Weeks hall is well-equipped and convenient. Every odd number floor has a big kitchen, which shared by 15 students. Every even floor have small kitchens with fridge and microwave for you to do some basic catering. Also, there is a convenient store called Essential. It has all the essential foods, drinks and toiletries. Although it is quite pricy buying from there everyday, you will visit it frequently during exam period. Moreover, the college gym is just next to Weeks, you can go there easily, enjoy its swimming pool and all facilities. If you are allocated to Weeks Hall, I am sure you will enjoy it like I did.
Weeks is a friendly hall. The hall seniors organized various events throughout the year, especially during fresher week. Last year we have events like China Town dinner, ice-rink, and different theme parties. Also, every Sundays you can enjoy Sunday Brunch in the hall private garden for free. All of the events provide you excellent opportunity to meet and know more about your hall-mates.
Xenia Cannis Chan When Imperial students know I am living in Xenia, they go like “Wow that’s far!”. But for a person who enjoys staying away from school and live close to the dazzling city of London, Xenia is just right. Interestingly, it is nearer to LSE, KCL and UCL than to Imperial! Situated in Waterloo, it is just 2 minutes walk from one of the largest railway and tube stations in London. There are also a range of bus lines available at the Waterloo station (Some of them are night buses!). 25 minutes from Imperial, 10 minutes to Leicester Square (China Town) and 15 minutes tube to Oxford Circus - it is just right next to everything. 12
Xenia is definitely a better place to live in if you like having nights out and shopping comparing with other halls near campus. When I first received my hall offer, I was really sad, but after few months I realised that I was actually very lucky. So if you are allocated to Xenia, don’t feel upset, you will gradually find its advantages over the year. Range of activities are available within the hall, as the enthusiastic wardens and seniors would try to make you feel at home right from the first day you move into the hall. Facilities are quite new, and the internet speed is fine (of course incomparable to the almighty internet at Imperial campus).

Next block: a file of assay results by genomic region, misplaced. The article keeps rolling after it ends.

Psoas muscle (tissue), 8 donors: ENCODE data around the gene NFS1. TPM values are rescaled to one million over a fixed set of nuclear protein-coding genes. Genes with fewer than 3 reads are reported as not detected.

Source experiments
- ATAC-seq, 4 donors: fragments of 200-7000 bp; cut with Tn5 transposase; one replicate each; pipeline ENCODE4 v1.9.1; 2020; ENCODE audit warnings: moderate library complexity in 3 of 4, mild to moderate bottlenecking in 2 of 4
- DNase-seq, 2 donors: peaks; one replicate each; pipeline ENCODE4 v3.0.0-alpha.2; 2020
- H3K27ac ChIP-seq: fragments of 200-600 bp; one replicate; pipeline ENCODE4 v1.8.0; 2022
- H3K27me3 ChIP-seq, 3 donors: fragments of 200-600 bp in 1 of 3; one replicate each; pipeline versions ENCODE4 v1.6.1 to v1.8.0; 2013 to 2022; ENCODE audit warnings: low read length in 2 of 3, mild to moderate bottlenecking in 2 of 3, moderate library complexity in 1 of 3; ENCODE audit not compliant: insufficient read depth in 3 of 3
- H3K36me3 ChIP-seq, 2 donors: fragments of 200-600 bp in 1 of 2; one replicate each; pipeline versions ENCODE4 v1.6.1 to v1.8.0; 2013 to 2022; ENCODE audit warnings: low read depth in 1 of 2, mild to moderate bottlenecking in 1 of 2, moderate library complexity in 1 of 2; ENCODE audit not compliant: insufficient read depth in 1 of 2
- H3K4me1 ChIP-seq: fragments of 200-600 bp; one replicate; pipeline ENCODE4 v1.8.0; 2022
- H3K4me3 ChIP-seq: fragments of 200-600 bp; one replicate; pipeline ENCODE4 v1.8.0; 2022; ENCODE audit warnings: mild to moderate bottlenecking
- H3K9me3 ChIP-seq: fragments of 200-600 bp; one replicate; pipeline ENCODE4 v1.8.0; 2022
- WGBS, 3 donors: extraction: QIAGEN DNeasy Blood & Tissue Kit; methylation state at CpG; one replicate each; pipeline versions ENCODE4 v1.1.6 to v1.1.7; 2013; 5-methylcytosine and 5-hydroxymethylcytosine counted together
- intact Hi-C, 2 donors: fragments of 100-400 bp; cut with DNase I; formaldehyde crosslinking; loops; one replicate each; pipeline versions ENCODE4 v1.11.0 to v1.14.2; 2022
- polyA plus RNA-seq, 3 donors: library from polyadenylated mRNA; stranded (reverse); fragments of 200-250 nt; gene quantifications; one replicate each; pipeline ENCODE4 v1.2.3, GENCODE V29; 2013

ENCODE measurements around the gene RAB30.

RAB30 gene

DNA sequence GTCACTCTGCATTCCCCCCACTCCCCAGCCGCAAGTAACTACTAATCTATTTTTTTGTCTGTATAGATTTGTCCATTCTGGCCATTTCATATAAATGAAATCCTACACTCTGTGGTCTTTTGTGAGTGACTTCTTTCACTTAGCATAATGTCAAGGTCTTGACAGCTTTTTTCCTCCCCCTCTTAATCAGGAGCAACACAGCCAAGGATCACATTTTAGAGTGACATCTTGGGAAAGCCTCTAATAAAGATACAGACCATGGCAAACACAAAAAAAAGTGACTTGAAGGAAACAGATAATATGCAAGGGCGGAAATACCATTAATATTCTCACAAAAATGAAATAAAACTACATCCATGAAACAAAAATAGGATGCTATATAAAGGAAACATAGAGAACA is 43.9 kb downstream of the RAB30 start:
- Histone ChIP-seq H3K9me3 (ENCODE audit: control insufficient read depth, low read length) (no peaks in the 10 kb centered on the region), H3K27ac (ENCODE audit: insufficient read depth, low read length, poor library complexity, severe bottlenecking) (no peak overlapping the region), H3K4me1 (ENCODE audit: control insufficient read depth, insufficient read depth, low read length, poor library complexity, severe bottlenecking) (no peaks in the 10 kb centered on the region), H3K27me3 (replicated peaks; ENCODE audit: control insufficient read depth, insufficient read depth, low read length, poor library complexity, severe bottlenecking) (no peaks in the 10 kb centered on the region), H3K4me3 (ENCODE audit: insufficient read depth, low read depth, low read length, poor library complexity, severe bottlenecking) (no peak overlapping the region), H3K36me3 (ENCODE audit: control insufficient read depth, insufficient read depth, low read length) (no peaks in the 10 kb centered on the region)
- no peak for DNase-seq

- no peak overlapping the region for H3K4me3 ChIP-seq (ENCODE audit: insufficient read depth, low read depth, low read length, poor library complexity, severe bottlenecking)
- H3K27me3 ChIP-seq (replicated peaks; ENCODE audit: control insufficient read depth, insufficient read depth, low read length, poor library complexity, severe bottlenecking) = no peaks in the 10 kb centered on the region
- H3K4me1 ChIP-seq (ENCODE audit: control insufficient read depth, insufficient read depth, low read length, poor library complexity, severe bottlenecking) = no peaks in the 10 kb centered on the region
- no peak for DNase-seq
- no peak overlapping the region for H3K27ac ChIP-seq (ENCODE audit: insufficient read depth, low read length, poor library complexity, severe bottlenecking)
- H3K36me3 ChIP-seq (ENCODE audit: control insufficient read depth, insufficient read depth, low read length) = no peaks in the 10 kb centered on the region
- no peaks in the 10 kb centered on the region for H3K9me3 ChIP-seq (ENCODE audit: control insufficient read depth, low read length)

Subject Guide PASSTIMES August 2013
Subject Guide Aeronautics Justin Tsui Does Triumph in the Skies II make you want to join the aeronautics industry? This Summer I have got an opportunity to work in China Aircraft Services Limited which is located in Chek Lap Kwok Aircraft Maintenance Area. I was working as a planner in the Production, Planning and Control Department which is responsible for arranging, preparing and monitoring the maintenance process. Working next to Boeing 747 and Airbus A320 is truly inspiring as I can have a close look at their engines and landing gears with my working peers explaining their structure alongside me. I have also got a chance to step inside the cockpit when I was doing an inspection of a fractured front window and have taken an unexpected introduction lecture on how to do a take-off from an experienced Mechanics. Apart from working in the hangar which the company uses to store the aircrafts under maintenance works, I have also spent one week working at the terminal doing Line Maintenance Work (LM). Working in LM is doing the exact same thing you can see in Triumph in the Skies II, mechanics â€œwelcomeâ€? aircrafts which has just landed by doing inspection, minor maintenance works and all these must be completed within two hours. Doing LM aircraft maintenance work is just like working in the airport traffic control tower - time is the key to success. Although the working atmosphere there is relatively more stressful, I find it more interesting due to its challenging nature. In overall, people working in my company are very willing to provide information on aircraft maintenance industry even though I have told them I have always wanted to be a pilot, this working experience is no doubt fruitful and unforgettable.